An Open Secret full movie review - Unfortunately More Bones Than Meat
I have been excited to see this film since I caught a glimpse of the trailer. My father was a projectionist when I was young so I spent plenty of time at theaters in and out of the booth watching movies.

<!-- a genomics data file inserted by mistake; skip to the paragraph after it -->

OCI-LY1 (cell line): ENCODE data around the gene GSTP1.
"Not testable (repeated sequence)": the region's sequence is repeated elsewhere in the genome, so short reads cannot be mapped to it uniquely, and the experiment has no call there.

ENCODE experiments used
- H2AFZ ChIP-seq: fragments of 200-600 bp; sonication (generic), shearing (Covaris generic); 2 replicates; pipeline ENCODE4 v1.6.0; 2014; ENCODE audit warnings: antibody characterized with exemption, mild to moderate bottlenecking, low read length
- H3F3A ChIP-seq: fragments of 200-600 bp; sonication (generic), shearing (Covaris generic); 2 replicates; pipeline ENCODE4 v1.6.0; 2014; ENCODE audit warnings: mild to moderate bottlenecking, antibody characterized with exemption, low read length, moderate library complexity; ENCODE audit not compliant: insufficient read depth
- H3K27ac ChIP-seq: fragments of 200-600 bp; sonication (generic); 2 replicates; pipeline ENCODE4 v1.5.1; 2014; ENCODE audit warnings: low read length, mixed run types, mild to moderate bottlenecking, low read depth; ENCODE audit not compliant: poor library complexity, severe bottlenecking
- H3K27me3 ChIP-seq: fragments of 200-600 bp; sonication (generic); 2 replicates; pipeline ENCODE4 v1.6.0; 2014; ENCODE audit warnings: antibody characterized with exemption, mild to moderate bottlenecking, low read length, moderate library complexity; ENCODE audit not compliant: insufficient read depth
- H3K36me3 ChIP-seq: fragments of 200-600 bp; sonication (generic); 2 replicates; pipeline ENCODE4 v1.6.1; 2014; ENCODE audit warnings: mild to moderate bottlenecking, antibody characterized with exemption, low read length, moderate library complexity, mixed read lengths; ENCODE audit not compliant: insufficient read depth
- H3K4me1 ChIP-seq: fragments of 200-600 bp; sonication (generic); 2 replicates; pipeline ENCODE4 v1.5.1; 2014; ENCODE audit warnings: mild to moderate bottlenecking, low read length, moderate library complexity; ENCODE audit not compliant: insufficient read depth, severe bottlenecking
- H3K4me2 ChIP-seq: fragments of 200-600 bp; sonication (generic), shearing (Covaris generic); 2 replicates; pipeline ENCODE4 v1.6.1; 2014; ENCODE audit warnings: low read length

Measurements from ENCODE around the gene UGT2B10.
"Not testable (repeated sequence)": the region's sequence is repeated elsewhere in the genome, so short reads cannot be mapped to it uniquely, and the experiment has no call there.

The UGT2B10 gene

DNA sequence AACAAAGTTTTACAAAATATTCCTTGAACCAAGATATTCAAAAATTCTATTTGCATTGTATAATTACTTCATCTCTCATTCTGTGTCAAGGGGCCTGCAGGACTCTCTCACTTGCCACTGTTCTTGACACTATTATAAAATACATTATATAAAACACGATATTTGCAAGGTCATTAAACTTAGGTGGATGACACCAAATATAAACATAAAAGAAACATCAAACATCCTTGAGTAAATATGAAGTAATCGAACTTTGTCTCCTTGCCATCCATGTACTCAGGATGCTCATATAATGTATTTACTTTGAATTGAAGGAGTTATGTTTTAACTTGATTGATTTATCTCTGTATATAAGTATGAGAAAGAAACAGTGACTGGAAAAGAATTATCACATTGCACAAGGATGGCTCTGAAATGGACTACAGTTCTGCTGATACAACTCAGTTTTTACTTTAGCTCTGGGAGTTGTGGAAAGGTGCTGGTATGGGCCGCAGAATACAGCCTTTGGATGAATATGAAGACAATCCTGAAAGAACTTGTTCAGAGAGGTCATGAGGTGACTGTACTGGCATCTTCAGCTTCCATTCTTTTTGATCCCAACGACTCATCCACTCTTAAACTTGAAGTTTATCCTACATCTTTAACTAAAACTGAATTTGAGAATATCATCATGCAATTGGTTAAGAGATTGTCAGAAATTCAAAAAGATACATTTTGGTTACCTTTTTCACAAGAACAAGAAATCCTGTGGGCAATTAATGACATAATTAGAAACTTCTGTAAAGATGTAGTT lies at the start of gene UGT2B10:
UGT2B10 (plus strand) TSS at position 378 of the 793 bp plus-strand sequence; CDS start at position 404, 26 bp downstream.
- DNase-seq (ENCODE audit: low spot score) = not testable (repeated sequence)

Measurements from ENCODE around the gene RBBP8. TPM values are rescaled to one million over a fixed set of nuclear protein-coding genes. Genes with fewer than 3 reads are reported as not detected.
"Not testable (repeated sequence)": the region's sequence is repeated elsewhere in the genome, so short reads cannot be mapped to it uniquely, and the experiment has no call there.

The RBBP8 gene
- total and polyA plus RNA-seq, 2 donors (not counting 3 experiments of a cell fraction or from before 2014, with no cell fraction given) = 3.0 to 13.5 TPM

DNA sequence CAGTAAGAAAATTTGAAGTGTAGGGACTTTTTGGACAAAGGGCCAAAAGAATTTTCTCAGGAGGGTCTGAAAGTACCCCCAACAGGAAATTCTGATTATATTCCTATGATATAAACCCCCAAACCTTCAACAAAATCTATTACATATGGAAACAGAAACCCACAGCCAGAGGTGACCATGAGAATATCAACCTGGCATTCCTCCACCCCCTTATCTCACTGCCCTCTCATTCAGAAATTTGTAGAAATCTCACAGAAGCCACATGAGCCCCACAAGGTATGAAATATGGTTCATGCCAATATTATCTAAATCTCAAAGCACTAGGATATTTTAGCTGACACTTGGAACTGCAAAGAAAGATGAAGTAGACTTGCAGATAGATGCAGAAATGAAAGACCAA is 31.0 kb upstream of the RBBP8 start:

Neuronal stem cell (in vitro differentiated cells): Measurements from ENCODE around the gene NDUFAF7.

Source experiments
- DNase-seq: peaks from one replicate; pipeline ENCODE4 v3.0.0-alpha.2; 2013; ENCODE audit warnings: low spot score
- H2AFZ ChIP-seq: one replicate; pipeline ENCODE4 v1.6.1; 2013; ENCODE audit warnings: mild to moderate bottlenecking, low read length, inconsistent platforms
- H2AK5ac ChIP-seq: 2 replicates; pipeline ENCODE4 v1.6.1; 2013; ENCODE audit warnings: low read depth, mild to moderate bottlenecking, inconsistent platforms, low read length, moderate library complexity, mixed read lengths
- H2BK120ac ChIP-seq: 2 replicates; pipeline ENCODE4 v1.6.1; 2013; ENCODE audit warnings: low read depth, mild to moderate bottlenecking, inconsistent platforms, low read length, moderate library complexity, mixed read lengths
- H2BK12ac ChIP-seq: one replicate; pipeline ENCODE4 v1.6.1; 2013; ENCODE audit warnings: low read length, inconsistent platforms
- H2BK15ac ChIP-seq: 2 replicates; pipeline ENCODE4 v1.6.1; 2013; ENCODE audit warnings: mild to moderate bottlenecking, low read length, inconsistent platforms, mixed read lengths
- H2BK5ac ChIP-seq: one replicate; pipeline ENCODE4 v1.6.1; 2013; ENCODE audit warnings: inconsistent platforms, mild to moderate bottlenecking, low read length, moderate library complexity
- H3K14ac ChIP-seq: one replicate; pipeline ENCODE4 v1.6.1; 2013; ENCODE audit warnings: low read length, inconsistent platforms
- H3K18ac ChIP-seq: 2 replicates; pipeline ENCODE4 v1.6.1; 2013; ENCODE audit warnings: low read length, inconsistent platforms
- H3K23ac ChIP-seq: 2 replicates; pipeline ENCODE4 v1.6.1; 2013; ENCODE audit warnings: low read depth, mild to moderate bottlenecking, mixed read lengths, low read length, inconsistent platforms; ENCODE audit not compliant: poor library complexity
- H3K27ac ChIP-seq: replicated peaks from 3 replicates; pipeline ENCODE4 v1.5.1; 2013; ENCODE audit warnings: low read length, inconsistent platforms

During the 80's and 90's, a lot of child actors came and went and I'd always wondered where some had gone. I figured the worst and hoped this Documentary would shed some light on possible outcomes that had befallen some of them. "An Open Secret" starts with footage from Different Strokes episode with the bicycle shop and commentary from Todd Bridges explaining that he wasn't comfortable with the episodes topics and wanted little to nothing to do with it. Additional commentary leads to interviews with former child actors/performers and their parents recounting early stories entering the business. We are then introduced to names from the industry such as Michael Harrah, a SAG Youth Organization official, Marc Collins-Rector, a convicted Child Molester and former industry giant, Brian Peck, a producer of children's television for major networks, and Bryan Singer, famed Director of the X-Men franchises. How do these names relate to each other? All are accused of using their connections to sexually molesting young actors. Unfortunately for viewers, the film barely scratches the surface. There is audio of conversations between victims and abusers. There is a little background into other accused offenders but the majority of the film revolves around Michael Harrah's accusations as a manager and it's effects on the storied of 3 primary subjects. One which ends rather tragically. I understand that a certain portion of the film had been edited due to the dropped lawsuit between one of the main subjects but, I felt like they could have explored more into the allegations. There is definitely something going on in the hills of Hollywood and behind the doors of Power Players in the industry. Assuming besides this being a rather quiet topic, there isn't a lot of information available due to actors not talking afraid their careers would be affected.I applaud Amy Berg's attempt to shine light on the subject. It just seems that further investigation and follow up would further fold the story together better. It is worth a viewing and hopefully this film will encourage other victims to come forward to help find an end to the epidemic of child abuse. The Documentary fanatic me just wished there was more information